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Dock Workers Embroiled In A Tussle With KPA Over Privatisation Of Port Of Mombasa

The port of Mombasa. [PHOTO/ COURTESY]

Dock workers through their union have threatened to move to court once again to stop privatisation of two berths of Port of Mombasa and outsourcing of labour by the Kenya Ports Authority (KPA).

In a statement to newsrooms,  the Dock Workers Union gave KPA 21 days to stop privatisation of berths number 4 and number 7 of the Port of Mombasa, which they say is being done without following the law.

It is alleged that the government through KPA has started the transfer of 75 percent of the Port to the hands of not more than four families.

According to the workers, berth number four takes a huge part of business of the Port, hence its takeover would leave the Port of Mombasa with little of the much required revenue for expansion and maintenance.

Read: 3 Court of Appeal Judges Withdraw From Case On Mombasa Port Management

Berth number seven has already been leased out, and they are in the process of installing permanent bagging equipment which will result in a takeover of 50 percent of the conventional cargo operations.

“Since the two were not subjected to Public Participation, the Union has no choice but to go to court for redress if Management will not stop them,” read the statement in part.

The companies that are planning to acquire the Port include Portside Ltd, Grain Bulk Handlers Ltd and Merchantile Company Ltd. The planned takeovers were made during the time of the former Managing Director Daniel Manduku who was forced out due to corruption allegations in the body.

Labour for verification at the inland Container Deport (ICD) Nairobi was also outsourced from Merchantile Trading Company, a company associated with Abdulswamad Nassir, the Chairman of Public Investment Committee in Parliament.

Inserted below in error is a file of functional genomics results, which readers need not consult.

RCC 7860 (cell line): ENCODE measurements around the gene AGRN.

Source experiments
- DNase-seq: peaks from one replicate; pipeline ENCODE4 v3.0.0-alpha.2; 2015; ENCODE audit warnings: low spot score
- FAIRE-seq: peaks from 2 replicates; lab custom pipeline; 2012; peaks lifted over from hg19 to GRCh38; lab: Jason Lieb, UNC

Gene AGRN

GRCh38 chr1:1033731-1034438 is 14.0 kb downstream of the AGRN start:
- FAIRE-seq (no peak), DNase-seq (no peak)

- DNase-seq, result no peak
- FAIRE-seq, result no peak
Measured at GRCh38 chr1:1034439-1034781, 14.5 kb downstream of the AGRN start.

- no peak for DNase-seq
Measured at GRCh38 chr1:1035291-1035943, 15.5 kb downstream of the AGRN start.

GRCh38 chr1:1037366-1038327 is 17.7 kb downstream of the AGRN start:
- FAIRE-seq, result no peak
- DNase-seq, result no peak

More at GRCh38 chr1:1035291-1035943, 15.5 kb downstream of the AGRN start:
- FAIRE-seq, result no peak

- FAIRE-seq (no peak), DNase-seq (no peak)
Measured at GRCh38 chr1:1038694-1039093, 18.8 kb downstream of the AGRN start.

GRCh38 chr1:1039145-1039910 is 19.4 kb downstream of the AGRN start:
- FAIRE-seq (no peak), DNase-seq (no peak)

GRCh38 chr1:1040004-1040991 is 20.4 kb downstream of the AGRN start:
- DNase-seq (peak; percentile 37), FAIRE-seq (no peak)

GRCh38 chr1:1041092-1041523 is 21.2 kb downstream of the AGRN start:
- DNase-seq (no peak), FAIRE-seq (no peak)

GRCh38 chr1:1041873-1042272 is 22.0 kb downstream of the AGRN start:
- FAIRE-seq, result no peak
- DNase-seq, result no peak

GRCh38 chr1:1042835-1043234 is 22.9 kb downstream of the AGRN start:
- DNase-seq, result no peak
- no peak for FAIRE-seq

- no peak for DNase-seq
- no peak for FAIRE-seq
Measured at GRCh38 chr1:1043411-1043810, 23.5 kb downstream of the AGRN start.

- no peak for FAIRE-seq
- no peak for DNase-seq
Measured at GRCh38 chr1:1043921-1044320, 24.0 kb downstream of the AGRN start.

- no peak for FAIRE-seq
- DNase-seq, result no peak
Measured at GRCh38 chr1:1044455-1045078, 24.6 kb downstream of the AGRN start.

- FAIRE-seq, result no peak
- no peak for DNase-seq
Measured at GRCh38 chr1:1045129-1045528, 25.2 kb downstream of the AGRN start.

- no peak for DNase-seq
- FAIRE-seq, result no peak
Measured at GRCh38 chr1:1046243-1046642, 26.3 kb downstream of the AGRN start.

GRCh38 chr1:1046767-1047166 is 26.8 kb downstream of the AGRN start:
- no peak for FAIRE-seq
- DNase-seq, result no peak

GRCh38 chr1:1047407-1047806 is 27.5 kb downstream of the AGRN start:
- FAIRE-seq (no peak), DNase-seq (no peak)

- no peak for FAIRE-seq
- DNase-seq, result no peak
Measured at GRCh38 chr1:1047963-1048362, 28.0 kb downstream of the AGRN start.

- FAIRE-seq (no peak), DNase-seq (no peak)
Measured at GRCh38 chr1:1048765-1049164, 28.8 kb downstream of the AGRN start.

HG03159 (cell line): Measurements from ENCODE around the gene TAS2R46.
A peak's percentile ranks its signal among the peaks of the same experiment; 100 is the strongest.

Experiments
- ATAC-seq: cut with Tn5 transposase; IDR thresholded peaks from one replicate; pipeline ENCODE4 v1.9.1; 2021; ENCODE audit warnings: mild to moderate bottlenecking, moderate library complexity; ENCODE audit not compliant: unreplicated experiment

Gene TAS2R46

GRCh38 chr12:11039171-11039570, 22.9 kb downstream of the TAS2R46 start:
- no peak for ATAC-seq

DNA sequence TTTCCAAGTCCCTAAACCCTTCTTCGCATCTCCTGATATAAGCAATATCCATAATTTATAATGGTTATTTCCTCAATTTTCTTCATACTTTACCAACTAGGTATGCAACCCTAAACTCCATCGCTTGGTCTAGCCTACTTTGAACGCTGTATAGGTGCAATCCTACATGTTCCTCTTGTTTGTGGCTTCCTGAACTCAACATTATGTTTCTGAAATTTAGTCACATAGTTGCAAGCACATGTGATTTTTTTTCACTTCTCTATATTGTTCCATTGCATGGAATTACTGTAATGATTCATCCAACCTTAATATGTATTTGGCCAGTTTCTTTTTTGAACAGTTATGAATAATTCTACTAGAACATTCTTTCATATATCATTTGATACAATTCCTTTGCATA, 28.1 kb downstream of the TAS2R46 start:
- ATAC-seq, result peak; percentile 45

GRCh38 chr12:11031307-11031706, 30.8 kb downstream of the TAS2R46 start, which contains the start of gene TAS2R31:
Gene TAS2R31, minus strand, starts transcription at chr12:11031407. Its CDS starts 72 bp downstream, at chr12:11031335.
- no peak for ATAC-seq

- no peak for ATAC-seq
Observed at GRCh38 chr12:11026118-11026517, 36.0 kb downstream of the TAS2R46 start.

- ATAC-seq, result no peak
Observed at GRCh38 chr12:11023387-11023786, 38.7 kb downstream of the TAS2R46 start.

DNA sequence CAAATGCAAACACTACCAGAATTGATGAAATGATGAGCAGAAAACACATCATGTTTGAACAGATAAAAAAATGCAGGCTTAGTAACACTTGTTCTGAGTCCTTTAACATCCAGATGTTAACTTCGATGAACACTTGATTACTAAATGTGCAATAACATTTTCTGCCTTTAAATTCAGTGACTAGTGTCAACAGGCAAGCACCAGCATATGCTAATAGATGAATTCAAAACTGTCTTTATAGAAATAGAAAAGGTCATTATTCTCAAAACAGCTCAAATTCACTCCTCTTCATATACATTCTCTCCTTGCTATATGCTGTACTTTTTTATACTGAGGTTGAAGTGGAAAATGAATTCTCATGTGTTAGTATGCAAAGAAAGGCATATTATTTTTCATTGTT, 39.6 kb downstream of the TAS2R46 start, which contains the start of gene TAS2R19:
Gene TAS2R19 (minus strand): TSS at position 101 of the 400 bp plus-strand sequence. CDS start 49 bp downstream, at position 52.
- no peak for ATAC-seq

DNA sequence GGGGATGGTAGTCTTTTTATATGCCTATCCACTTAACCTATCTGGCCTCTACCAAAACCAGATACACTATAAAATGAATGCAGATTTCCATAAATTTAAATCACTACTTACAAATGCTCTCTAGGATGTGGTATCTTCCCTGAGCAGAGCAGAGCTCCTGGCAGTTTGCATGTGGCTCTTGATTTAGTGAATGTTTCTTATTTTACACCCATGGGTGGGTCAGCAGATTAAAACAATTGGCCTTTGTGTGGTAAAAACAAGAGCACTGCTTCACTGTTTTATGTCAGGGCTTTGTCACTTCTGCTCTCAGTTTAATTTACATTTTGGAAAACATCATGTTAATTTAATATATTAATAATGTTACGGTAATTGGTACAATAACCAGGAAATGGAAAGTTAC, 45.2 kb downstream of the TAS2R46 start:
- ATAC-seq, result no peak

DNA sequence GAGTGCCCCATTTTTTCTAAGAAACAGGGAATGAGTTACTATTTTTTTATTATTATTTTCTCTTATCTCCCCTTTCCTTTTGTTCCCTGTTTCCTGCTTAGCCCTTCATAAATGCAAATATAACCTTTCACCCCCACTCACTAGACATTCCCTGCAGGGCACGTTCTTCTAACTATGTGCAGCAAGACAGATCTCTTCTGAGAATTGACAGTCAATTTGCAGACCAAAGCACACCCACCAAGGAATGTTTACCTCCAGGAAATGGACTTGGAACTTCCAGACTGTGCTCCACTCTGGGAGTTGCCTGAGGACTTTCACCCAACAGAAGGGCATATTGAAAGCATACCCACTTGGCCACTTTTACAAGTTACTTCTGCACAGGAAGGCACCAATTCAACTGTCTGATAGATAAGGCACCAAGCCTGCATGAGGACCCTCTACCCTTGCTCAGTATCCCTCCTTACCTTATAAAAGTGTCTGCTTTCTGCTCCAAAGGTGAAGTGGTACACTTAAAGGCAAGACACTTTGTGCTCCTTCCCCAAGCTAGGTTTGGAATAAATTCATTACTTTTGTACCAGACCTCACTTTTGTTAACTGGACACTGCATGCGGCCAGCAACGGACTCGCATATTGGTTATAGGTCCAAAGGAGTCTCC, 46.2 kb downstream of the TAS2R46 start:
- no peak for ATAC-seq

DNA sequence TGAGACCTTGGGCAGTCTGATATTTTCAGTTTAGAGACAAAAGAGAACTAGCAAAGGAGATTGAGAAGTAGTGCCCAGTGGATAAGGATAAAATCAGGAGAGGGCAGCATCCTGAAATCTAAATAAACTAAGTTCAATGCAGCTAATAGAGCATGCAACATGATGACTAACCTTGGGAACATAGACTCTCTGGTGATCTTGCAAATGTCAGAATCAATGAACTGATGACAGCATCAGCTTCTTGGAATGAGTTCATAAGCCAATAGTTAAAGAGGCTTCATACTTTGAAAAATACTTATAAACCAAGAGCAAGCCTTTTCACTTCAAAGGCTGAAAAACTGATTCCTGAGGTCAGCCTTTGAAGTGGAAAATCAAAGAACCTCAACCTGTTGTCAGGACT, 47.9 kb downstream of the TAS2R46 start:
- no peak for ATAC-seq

Read: Retrenchment Looms As Gov’t Mulls Privatisating One Of Mombasa Port Terminals

“We have written to KPA on the same on two occasions. At this stage we have no choice on this other than to go to court to report this matter as a corruption matters,” said the workers.

They say that private companies will not give employees decent and favourable terms and conditions of employment.

“When the Union visited berth number seven (7) we witnessed workers working barefooted on corrosive substances- fertilizers. This is how private companies exploit Kenyans with the aim of maximizing profits. Under private hands, workers are not given insurance, pension, house allowance, medical scheme and permanent working arrangement.

The union wants the government within 21 days to declare privatization or outsourcing of the said labour illegal by writing to those currently involved that their contracts are revoked with immediate effect.

Read: President Uhuru Denies Kenya Using Mombasa Port As Collateral

They also want all cargo in all shipping lines handled by labourers from KPA, and no other labourers outsourced by any company.

“We have therefore given Kenya Ports Authority 21 days to Make it known to the Union and Kenya under what terms Portside has leased shed no. seven and to revoke any further lease with immediate effect. This is because Kenya Ports Authority Management has overstepped their mandate by using leasing using as a conduit to privatizing the facility,” concluded the statement.

President Uhuru Kenyatta had on July 5, 2019 assented to law that amended the shipping Bill that would see Kenya National Shipping Line (KNLS), which is partly owned by the Swiss registered Mediterranean Shipping Company (MSC), and the Kenya Ports Authority (KPA) run berth number two, estimated to be worth Ksh30 billion.

However, in a ruling on October 4, 2019, the High Court declared the move unconstitutional.

“The amended section 16 act of the Merchant Shipping Act that introduced section 16 (1) (a) violates articles 10 and 118 of the Constitution and is unconstitutional, null and void,” said Justice Ogola.

The High Court noted that the state failed to adhere to the constitutional principles of transparency, openness and public involvement while making the deal.

It was also found that government signed an MOU secretly and failed to publish the same within the stipulated seven days.

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Written by Francis Muli

Follow me on Twitter @francismuli_. Email

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